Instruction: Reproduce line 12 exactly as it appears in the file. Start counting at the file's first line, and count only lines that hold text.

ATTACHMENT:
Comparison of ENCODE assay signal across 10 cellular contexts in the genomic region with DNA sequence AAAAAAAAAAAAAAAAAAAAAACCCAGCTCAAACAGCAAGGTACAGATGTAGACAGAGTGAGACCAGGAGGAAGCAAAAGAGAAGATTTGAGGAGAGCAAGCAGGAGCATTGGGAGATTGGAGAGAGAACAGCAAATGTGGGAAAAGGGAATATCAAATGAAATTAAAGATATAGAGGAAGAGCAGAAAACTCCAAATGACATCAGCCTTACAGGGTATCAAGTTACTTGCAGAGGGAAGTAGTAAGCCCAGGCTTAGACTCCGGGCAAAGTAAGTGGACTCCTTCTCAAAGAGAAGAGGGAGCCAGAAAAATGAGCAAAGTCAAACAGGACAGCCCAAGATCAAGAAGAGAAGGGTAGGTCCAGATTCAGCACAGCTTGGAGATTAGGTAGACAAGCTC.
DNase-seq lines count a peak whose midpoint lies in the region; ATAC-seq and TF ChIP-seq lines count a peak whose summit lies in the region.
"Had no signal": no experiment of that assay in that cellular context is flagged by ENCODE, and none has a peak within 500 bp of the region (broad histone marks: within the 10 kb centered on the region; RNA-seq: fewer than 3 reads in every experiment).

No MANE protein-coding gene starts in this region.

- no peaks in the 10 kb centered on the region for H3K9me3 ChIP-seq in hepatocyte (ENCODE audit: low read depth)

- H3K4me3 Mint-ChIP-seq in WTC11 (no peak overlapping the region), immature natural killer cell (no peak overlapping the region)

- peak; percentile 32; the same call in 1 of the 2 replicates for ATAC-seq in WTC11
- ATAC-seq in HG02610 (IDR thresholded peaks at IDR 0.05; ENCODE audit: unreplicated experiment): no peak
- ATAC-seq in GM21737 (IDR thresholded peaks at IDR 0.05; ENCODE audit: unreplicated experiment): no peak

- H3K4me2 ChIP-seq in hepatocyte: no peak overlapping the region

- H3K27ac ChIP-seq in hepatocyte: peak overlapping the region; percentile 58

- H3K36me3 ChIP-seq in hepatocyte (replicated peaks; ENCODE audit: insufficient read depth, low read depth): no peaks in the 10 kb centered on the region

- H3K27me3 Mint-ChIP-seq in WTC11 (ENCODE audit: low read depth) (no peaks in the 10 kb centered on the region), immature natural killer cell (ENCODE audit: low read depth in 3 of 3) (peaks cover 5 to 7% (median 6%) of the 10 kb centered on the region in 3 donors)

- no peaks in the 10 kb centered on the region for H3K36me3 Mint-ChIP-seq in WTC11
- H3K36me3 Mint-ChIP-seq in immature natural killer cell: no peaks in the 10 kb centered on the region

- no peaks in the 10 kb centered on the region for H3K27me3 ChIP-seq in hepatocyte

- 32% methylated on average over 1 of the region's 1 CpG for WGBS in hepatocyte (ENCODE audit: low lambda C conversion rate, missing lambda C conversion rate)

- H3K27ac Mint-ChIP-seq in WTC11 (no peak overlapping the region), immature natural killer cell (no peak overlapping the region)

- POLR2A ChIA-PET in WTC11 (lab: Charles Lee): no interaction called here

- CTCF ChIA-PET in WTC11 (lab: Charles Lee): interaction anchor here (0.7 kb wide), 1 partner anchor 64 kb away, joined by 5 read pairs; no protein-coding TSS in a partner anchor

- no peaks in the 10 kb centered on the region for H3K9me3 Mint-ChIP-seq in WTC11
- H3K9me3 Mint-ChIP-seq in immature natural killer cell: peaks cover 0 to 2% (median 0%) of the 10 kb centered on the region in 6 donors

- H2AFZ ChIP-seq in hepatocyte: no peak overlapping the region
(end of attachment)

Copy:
- H3K36me3 ChIP-seq in hepatocyte (replicated peaks; ENCODE audit: insufficient read depth, low read depth): no peaks in the 10 kb centered on the region